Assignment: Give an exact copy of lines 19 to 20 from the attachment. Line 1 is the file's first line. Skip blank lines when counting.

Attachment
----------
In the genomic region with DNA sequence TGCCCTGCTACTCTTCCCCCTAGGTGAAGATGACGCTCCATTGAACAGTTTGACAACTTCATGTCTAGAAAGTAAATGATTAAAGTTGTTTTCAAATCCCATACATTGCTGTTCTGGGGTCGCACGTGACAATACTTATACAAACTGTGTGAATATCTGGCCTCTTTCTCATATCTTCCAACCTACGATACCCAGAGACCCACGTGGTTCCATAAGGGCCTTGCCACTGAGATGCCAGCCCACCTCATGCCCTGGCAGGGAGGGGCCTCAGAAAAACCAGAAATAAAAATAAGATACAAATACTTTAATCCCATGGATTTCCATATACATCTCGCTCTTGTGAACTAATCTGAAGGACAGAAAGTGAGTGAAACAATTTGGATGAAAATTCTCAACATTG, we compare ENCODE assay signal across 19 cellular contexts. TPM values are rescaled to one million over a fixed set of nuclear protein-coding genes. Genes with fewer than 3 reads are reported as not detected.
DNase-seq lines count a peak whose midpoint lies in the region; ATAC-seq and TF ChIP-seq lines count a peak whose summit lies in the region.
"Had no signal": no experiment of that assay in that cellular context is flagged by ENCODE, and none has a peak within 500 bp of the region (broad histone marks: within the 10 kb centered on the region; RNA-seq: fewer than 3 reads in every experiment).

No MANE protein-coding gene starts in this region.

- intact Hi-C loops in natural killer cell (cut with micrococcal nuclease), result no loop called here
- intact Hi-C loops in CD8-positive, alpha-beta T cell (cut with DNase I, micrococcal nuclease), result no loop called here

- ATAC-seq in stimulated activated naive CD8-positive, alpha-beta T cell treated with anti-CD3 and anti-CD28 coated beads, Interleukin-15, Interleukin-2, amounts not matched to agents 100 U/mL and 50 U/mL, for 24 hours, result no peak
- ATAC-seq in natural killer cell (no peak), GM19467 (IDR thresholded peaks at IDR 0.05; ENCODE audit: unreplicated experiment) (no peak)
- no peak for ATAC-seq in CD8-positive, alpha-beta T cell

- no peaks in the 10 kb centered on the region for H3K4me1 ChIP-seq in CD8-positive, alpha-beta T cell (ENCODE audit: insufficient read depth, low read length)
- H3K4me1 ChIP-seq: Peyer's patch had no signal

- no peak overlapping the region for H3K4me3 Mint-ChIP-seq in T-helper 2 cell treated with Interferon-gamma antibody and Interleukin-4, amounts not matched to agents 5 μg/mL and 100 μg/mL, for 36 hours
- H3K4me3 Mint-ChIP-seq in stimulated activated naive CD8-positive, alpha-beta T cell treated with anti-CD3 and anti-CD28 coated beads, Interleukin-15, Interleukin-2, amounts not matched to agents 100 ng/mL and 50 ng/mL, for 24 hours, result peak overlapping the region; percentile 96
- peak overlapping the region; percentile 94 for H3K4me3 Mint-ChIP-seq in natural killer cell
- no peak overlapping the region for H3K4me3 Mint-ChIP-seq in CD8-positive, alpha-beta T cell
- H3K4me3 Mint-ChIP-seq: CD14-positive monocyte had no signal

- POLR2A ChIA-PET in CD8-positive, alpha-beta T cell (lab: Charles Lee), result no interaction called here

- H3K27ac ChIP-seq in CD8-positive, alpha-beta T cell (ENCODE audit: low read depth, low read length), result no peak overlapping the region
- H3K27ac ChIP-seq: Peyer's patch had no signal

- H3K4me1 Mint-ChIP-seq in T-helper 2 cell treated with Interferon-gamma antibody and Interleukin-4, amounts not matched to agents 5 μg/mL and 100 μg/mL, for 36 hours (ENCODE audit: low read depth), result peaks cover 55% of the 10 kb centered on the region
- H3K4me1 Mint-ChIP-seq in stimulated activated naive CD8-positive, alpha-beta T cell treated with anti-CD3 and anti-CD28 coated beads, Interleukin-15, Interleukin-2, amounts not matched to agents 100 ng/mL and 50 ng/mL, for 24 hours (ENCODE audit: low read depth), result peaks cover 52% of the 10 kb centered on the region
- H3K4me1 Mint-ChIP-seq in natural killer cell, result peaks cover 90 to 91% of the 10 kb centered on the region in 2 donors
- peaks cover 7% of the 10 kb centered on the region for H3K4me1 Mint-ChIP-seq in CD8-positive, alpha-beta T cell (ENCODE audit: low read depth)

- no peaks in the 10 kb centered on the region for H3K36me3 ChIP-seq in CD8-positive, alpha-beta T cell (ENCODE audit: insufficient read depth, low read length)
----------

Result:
- H3K27ac ChIP-seq: Peyer's patch had no signal

- H3K4me1 Mint-ChIP-seq in T-helper 2 cell treated with Interferon-gamma antibody and Interleukin-4, amounts not matched to agents 5 μg/mL and 100 μg/mL, for 36 hours (ENCODE audit: low read depth), result peaks cover 55% of the 10 kb centered on the region